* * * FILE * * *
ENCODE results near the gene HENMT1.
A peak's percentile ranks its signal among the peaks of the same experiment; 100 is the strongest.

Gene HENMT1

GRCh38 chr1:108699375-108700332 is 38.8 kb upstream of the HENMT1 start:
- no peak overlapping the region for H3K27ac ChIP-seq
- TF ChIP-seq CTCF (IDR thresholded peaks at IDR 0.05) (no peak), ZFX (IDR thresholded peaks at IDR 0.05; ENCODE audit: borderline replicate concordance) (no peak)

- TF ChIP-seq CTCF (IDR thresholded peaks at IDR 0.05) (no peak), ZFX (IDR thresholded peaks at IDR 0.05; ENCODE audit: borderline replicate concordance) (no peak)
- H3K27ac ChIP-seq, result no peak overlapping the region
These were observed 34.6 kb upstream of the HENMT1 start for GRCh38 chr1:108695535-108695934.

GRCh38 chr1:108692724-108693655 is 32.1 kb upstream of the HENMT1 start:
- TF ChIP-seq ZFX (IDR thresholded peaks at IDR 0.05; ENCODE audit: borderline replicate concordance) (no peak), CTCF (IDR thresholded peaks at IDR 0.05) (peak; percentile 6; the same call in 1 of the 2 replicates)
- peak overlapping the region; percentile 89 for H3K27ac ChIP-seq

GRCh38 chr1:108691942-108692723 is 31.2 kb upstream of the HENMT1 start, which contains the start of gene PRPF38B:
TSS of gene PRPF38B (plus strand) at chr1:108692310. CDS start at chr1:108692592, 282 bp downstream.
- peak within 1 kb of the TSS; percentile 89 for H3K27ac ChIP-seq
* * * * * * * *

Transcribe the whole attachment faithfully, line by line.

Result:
ENCODE results near the gene HENMT1.
A peak's percentile ranks its signal among the peaks of the same experiment; 100 is the strongest.

Gene HENMT1

GRCh38 chr1:108699375-108700332 is 38.8 kb upstream of the HENMT1 start:
- no peak overlapping the region for H3K27ac ChIP-seq
- TF ChIP-seq CTCF (IDR thresholded peaks at IDR 0.05) (no peak), ZFX (IDR thresholded peaks at IDR 0.05; ENCODE audit: borderline replicate concordance) (no peak)

- TF ChIP-seq CTCF (IDR thresholded peaks at IDR 0.05) (no peak), ZFX (IDR thresholded peaks at IDR 0.05; ENCODE audit: borderline replicate concordance) (no peak)
- H3K27ac ChIP-seq, result no peak overlapping the region
These were observed 34.6 kb upstream of the HENMT1 start for GRCh38 chr1:108695535-108695934.

GRCh38 chr1:108692724-108693655 is 32.1 kb upstream of the HENMT1 start:
- TF ChIP-seq ZFX (IDR thresholded peaks at IDR 0.05; ENCODE audit: borderline replicate concordance) (no peak), CTCF (IDR thresholded peaks at IDR 0.05) (peak; percentile 6; the same call in 1 of the 2 replicates)
- peak overlapping the region; percentile 89 for H3K27ac ChIP-seq

GRCh38 chr1:108691942-108692723 is 31.2 kb upstream of the HENMT1 start, which contains the start of gene PRPF38B:
TSS of gene PRPF38B (plus strand) at chr1:108692310. CDS start at chr1:108692592, 282 bp downstream.
- peak within 1 kb of the TSS; percentile 89 for H3K27ac ChIP-seq